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Nov 06, 2012

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Rebecca Trotter

I hate to say it, but I don't think "most people want to see themselves as supporting a candidate that does what is just and right concerning the poor." I think that the problem is mainly with how economically segregated we are. Most people who have never been poor don't know anyone who is. Which means their opinions about poverty are based on assumptions and prejudices more than reality. And even from the liberal side, people often seem to think that government programs are more of an answer than they actually are.

Add in the fact that in a culture which is as fixated on money as ours, the idea of being poor is horrifying to a lot of people. I think that many people re-assure themselves that they won't ever be poor because they make good choices and do the right things. It's like they try to protect themselves from the fear of want by blaming those who are in want.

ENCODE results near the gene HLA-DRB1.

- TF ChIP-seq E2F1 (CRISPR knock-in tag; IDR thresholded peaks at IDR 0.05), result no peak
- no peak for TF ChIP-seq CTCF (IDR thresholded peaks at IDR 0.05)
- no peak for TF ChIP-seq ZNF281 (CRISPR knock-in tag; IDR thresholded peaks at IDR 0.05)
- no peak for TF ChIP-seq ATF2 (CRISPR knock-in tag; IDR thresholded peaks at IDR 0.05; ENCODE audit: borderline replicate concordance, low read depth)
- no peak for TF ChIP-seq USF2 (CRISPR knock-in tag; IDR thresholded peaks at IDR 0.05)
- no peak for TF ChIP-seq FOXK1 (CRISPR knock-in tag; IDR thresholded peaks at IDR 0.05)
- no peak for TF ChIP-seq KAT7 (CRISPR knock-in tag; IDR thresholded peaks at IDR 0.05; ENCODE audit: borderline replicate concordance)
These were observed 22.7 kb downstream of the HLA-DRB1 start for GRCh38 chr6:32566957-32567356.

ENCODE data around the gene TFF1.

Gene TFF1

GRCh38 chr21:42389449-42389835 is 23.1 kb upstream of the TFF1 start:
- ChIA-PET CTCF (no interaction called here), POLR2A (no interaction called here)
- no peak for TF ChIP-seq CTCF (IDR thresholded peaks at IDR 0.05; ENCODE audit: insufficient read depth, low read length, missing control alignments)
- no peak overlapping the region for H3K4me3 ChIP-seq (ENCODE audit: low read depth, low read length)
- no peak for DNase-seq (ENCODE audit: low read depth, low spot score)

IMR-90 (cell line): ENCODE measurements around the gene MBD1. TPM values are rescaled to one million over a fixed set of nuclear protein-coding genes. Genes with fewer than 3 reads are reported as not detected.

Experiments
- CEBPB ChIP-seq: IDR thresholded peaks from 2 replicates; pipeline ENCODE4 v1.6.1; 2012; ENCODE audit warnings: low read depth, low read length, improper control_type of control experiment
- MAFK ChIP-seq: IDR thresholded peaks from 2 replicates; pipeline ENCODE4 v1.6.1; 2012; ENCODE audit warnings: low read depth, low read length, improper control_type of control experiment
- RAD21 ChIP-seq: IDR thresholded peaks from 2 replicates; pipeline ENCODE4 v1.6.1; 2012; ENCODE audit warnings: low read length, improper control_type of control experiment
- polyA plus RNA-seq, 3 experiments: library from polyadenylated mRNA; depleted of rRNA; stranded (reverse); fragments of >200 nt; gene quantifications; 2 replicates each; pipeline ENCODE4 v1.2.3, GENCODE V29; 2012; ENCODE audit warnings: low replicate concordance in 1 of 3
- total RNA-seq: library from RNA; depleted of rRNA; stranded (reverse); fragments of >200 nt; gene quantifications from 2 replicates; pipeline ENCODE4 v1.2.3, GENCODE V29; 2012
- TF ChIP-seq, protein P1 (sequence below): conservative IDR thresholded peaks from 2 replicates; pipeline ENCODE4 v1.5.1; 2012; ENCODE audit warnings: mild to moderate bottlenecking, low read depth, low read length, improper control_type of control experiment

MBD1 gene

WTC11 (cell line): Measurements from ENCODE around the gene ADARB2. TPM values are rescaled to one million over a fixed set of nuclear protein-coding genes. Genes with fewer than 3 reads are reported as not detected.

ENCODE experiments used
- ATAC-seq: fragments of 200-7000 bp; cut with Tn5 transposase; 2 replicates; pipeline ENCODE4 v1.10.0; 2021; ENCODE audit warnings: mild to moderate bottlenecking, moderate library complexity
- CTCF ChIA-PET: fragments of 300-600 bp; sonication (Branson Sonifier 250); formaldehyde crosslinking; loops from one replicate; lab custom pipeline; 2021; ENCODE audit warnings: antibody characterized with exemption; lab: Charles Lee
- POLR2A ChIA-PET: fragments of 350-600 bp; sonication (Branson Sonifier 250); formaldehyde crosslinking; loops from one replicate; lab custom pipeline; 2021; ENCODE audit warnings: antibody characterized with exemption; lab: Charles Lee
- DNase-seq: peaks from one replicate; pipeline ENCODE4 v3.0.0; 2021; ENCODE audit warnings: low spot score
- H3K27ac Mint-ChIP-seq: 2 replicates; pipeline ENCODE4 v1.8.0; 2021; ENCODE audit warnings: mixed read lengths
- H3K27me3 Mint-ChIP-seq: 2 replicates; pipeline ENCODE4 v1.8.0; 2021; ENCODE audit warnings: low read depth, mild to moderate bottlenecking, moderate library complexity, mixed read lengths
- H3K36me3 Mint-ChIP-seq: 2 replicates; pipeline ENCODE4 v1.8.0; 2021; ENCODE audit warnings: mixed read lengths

The only real solution is for people's hearts to change. But until either that happens or growing poverty actually becomes destabilizing - riots, work stoppages or other unpleasantness - we won't hear politicians taking the issue on.

Michael W. Kruse

Rebecca, I think there is truth in what you're saying. My point would be that most people are doing what they THINK is just and right. I think self-delusion is a reality for most of us. So my concern is that if we are to draw people to a new vision, we don't get there by telling them they are bad and selfish, but rather by beginning with the desire to see themselves as doing what is just and right, and mold that.

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